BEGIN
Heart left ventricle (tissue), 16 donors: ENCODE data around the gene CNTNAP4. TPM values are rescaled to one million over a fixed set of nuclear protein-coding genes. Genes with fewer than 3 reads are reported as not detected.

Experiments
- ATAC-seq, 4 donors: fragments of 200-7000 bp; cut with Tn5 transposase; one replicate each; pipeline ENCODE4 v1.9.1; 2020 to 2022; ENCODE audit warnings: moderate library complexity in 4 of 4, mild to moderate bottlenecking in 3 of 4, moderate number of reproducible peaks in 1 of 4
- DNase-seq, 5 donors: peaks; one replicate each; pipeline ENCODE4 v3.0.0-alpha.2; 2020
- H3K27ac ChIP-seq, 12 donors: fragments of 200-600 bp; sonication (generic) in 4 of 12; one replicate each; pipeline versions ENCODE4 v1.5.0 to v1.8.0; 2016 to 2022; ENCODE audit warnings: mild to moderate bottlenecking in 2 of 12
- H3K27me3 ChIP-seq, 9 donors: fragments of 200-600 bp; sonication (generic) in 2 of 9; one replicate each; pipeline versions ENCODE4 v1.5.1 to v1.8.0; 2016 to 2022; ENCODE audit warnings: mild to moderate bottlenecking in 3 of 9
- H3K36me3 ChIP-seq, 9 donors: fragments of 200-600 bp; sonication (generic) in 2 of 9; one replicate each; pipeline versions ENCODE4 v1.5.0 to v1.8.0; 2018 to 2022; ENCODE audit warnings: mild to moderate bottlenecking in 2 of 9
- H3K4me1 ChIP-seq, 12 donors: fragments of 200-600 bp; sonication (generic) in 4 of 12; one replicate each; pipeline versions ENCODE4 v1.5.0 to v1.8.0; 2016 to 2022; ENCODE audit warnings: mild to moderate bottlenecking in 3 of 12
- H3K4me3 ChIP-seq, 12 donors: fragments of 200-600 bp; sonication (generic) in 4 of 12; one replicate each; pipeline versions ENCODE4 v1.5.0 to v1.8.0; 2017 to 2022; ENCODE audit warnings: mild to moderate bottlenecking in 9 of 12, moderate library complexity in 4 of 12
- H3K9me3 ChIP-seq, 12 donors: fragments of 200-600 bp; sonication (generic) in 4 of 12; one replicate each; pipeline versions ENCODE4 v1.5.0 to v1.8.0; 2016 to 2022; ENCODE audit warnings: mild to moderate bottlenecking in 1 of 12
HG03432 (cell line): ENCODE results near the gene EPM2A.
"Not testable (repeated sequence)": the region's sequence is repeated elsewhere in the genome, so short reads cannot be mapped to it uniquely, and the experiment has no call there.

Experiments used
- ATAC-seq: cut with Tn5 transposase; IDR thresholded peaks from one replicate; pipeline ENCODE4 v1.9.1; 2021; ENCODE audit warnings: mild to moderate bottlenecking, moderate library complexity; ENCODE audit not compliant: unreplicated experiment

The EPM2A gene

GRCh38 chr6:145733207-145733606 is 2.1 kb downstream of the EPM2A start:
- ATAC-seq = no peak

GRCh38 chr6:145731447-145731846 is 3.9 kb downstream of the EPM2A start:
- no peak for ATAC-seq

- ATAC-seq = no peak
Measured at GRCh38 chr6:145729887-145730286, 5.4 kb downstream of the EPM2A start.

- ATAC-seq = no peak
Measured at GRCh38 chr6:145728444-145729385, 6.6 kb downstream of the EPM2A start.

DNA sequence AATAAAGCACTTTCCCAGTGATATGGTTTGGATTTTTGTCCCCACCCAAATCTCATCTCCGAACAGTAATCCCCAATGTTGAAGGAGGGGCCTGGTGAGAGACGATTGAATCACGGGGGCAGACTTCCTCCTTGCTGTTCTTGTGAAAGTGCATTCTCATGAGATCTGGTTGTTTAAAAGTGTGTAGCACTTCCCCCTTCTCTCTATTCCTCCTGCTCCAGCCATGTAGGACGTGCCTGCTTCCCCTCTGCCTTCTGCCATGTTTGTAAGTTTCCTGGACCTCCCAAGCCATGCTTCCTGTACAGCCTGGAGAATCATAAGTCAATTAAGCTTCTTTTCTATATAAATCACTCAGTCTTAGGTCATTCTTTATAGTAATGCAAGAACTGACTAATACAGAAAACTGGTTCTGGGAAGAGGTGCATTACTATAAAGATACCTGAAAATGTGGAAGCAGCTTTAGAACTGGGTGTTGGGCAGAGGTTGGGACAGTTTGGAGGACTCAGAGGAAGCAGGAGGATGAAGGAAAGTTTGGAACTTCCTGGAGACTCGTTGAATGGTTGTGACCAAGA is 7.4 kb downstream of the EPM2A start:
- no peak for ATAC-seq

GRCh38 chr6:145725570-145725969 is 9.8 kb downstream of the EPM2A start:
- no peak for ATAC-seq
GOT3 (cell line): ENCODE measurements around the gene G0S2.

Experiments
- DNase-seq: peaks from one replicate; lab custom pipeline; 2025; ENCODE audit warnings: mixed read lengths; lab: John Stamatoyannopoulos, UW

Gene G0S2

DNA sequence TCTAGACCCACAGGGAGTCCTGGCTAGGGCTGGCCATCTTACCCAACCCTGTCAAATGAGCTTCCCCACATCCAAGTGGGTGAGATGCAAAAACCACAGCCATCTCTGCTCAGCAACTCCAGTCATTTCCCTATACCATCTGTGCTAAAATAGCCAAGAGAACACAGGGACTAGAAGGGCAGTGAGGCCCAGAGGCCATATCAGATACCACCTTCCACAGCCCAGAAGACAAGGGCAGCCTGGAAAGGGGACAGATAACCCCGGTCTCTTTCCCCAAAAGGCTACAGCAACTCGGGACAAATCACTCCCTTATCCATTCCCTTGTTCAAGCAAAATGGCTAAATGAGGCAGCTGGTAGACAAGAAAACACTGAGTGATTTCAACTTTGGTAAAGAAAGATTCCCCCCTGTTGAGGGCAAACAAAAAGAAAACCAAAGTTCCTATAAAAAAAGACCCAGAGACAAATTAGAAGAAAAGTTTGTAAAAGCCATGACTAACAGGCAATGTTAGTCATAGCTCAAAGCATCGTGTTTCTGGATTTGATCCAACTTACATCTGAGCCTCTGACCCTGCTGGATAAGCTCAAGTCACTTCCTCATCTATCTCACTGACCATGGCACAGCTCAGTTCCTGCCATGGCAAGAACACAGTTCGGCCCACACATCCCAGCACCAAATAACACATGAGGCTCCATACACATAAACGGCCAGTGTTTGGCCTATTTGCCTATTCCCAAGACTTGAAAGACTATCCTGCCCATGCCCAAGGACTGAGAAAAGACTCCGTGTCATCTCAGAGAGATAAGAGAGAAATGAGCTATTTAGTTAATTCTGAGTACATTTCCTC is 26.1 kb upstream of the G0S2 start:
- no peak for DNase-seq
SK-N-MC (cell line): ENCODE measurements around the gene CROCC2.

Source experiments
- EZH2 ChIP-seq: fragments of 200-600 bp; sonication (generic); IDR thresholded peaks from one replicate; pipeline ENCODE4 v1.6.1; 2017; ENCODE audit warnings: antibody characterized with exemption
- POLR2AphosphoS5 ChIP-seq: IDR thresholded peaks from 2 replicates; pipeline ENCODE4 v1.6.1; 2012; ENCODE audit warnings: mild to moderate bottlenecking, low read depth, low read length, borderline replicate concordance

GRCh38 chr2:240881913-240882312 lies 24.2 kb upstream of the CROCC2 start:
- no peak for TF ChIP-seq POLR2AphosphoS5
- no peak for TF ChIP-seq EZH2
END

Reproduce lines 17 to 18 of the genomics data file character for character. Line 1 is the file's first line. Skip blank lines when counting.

- ATAC-seq = no peak

GRCh38 chr6:145731447-145731846 is 3.9 kb downstream of the EPM2A start: